Malaysia’s top court has upheld a government ban forbidding non-Muslims from using “Allah” to refer to God, rejecting an appeal by a Catholic newspaper and reportedly heightening religious tensions in the country.
The Roman Catholic Church’s The Herald newspaper was ordered in 2007 to stop using “Allah” in its Malay-language weekly publication.
Allah is the Arabic word for God but is commonly used in the Malay language to refer to God.
The government says Allah should be reserved exclusively for Muslims — who make up nearly two-thirds of the country’s 29 million people — because if other religions use it that could confuse Muslims and lead them to convert – a crime in Malaysia.
However, Christian leaders claim the name has been used in Malay-language versions of the Bible, prayers and songs for centuries.
Christians make up about 9 percent of the Malaysian population, and live mostly in the eastern states of Sabah and Sarawak on Borneo Island.
The high court upheld the government ban in a 4-3 verdict on Monday.
The ruling is expected to reinforce frequent complaints from Christians, Buddhist and Hindu minorities that non-Muslims do not always get fair treatment from the government and courts — accusations the government denies, Associated Press reported.
A government spokesman later said: “the ruling only applies to the Herald newspaper's use of the word 'Allah'. Malaysian Christians can still use the word 'Allah' in church."
The Herald editor Reverend Lawrence Andrew reportedly said the decision denied the freedom of religion.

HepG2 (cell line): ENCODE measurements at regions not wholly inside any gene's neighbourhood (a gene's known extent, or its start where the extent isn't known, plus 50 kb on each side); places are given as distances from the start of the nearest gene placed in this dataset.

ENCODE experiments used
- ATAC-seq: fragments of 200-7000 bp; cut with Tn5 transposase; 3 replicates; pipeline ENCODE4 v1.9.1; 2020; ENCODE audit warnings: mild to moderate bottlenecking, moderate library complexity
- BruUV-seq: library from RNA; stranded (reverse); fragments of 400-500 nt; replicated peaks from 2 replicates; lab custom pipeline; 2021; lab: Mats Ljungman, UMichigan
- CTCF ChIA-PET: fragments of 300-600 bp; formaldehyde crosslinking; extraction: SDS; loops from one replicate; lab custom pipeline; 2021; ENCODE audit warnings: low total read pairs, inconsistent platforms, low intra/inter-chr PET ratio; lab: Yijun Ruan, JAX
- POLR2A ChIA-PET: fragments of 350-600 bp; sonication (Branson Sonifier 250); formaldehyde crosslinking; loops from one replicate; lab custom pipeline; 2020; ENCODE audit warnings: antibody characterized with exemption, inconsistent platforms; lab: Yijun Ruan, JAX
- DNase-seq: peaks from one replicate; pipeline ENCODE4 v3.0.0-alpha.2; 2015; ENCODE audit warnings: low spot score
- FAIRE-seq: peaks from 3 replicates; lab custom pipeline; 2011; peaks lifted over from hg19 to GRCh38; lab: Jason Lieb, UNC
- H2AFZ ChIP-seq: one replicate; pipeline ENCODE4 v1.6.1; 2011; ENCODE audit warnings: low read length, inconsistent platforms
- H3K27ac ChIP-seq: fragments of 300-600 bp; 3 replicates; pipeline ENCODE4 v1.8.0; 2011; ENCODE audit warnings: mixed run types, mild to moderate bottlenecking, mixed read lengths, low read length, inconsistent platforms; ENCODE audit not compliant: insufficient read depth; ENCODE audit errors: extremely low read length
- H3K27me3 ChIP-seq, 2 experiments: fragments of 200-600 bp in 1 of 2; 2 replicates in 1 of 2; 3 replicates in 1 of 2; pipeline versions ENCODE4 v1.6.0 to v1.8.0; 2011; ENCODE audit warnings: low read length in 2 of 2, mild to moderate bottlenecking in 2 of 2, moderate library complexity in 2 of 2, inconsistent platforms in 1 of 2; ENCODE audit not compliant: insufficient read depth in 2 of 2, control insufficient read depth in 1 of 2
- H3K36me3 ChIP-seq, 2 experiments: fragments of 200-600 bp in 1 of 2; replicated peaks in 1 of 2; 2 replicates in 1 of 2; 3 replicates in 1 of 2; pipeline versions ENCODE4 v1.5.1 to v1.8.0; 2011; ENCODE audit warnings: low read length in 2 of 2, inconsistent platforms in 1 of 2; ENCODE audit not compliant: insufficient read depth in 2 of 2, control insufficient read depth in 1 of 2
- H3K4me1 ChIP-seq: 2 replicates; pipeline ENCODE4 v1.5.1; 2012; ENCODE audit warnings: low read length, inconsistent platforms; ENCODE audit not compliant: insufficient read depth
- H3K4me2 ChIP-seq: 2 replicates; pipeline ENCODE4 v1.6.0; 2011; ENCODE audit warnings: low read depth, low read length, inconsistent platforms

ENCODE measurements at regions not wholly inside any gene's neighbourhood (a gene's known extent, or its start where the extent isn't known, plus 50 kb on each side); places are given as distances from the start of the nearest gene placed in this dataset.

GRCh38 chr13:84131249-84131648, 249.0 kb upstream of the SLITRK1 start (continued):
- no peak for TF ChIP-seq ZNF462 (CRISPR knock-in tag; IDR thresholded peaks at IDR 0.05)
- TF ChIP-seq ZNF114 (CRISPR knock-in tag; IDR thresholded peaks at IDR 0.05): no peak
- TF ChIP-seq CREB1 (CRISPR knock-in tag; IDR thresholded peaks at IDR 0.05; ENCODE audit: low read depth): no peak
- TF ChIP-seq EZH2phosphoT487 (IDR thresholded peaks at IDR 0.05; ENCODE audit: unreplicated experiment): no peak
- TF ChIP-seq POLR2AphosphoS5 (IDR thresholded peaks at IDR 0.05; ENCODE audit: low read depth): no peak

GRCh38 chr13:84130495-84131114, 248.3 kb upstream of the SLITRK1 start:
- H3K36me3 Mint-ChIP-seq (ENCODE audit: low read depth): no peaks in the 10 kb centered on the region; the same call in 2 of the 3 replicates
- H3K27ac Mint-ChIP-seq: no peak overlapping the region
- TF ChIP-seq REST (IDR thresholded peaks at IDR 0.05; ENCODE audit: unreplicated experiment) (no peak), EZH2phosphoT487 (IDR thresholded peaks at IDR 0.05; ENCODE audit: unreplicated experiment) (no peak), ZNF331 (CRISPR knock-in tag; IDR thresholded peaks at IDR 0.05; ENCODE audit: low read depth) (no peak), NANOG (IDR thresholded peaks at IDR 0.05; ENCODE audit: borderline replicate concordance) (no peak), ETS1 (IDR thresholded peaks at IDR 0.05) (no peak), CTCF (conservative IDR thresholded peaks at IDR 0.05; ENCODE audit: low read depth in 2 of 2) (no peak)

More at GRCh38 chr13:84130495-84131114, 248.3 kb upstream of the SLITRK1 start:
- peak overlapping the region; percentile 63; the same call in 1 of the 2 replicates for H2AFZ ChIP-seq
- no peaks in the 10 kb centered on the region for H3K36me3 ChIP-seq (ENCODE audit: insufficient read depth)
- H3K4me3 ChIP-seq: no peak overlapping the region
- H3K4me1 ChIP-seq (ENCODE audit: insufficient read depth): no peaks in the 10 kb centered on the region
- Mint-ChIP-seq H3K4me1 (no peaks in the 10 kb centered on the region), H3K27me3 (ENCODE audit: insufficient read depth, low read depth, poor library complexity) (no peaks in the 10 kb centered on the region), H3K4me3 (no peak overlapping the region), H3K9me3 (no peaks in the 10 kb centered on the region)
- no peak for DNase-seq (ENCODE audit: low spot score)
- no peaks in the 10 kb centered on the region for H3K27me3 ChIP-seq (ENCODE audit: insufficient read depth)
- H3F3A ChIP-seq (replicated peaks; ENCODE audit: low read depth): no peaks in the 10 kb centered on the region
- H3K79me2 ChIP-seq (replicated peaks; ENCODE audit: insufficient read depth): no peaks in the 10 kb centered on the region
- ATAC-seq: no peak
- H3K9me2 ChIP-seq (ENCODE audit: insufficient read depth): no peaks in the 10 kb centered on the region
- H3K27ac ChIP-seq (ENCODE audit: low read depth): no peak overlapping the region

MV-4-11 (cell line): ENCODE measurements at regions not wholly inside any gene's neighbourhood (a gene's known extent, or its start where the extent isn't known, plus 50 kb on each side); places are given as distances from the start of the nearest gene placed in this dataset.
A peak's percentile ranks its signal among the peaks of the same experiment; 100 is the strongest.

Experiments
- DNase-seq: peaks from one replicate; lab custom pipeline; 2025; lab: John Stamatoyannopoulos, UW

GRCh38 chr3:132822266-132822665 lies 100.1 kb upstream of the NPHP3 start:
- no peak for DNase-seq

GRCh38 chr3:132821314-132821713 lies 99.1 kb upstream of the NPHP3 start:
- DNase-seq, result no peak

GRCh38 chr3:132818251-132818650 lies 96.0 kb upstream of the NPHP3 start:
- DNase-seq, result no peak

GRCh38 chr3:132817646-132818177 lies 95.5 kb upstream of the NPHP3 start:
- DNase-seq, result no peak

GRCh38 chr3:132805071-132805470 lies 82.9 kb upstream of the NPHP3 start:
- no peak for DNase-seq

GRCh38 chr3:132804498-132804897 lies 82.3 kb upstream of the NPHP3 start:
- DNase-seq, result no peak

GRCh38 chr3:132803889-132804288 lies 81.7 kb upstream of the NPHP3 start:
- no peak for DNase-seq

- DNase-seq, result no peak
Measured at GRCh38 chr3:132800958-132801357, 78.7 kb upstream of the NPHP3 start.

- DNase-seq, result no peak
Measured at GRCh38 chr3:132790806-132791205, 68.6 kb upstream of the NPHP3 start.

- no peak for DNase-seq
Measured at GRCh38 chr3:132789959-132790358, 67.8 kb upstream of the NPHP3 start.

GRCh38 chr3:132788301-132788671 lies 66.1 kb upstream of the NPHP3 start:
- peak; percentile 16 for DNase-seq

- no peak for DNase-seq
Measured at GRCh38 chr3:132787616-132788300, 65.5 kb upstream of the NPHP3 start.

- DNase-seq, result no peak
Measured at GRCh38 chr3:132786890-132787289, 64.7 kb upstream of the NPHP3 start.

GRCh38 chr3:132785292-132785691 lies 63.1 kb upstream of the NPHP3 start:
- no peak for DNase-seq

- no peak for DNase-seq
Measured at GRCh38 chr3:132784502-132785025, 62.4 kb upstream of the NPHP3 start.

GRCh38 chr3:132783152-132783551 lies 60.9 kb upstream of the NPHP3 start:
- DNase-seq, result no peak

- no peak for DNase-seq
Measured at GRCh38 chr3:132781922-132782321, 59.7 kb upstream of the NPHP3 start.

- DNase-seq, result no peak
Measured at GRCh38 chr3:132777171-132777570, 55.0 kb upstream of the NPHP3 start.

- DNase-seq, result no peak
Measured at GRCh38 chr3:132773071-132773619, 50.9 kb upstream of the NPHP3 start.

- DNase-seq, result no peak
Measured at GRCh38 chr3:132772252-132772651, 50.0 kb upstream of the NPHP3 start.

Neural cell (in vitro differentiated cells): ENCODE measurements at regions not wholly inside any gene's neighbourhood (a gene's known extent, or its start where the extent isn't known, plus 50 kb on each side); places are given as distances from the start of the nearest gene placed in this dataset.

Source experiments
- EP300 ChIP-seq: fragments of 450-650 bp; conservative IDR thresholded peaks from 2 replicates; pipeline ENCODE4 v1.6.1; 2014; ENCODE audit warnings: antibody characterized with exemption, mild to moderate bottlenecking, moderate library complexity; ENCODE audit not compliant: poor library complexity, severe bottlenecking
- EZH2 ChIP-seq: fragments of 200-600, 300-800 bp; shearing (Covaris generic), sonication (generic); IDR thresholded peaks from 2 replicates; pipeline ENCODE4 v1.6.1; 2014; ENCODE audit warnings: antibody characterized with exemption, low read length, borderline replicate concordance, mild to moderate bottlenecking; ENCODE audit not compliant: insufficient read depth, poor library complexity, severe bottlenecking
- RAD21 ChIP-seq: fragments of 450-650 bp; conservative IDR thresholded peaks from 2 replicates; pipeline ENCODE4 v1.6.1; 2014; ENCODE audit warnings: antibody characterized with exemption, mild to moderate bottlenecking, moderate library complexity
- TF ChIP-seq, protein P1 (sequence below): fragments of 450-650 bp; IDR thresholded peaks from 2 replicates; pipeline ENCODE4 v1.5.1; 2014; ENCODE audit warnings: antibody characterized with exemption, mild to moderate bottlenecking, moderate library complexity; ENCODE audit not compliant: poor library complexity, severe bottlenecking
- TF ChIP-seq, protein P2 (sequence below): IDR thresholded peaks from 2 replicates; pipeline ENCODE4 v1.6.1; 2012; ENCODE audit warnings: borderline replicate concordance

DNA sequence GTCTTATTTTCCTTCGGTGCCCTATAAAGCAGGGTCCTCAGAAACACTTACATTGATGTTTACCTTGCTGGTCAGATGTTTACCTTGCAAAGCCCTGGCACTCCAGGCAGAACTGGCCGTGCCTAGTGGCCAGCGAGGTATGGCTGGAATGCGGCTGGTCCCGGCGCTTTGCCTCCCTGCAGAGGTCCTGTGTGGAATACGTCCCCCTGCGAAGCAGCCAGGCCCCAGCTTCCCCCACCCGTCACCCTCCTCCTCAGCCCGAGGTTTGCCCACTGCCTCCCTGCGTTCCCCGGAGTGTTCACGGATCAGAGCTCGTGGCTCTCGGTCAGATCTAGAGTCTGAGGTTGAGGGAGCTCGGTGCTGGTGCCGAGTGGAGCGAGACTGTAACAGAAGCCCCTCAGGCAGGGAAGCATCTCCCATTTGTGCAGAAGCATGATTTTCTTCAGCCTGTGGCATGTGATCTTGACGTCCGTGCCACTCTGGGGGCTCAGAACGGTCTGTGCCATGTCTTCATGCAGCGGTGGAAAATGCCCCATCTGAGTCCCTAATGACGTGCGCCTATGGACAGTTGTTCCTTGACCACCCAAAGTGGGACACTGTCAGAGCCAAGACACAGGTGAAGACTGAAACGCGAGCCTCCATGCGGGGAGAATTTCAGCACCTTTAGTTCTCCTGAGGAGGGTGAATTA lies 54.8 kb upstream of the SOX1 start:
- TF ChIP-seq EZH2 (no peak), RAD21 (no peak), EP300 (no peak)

“We are disappointed. The four judges who denied us the right to appeal did not touch on fundamental basic rights of minorities,” Rev Andrew said.
“It will confine the freedom of worship. We are a minority in this country, and when our rights are curtailed, people feel it.”
Religious tensions have simmered in the country for years, often leading to violence.
The “Allah” case has previously been linked to violence, including arson attacks and vandalism of churches after a lower court ruled against the government ban in 2009, AP said.
A 2013 judgment by the Court of Appeals reversed that decision, which the Catholic church appealed to the Federal Court.
AFP said lawyers for the Catholic Church said they would explore further ways to challenge the ban, expressing fears that Monday's ruling could be used as a precedent to curtail religious freedom in other cases.
Outside the court, about a hundred Muslim activists cheered the news of the verdict. Earlier, they had shouted "Allahu Akbar" (God is great) and waved banners that read, "Uniting to defend the name of Allah", AFP said.
"We must defend 'Allah' because this is our religious obligation. I hope other communities, including Christians, understand this," Ibrahim Ali, head of Muslim rights group Perkasa, told AFP.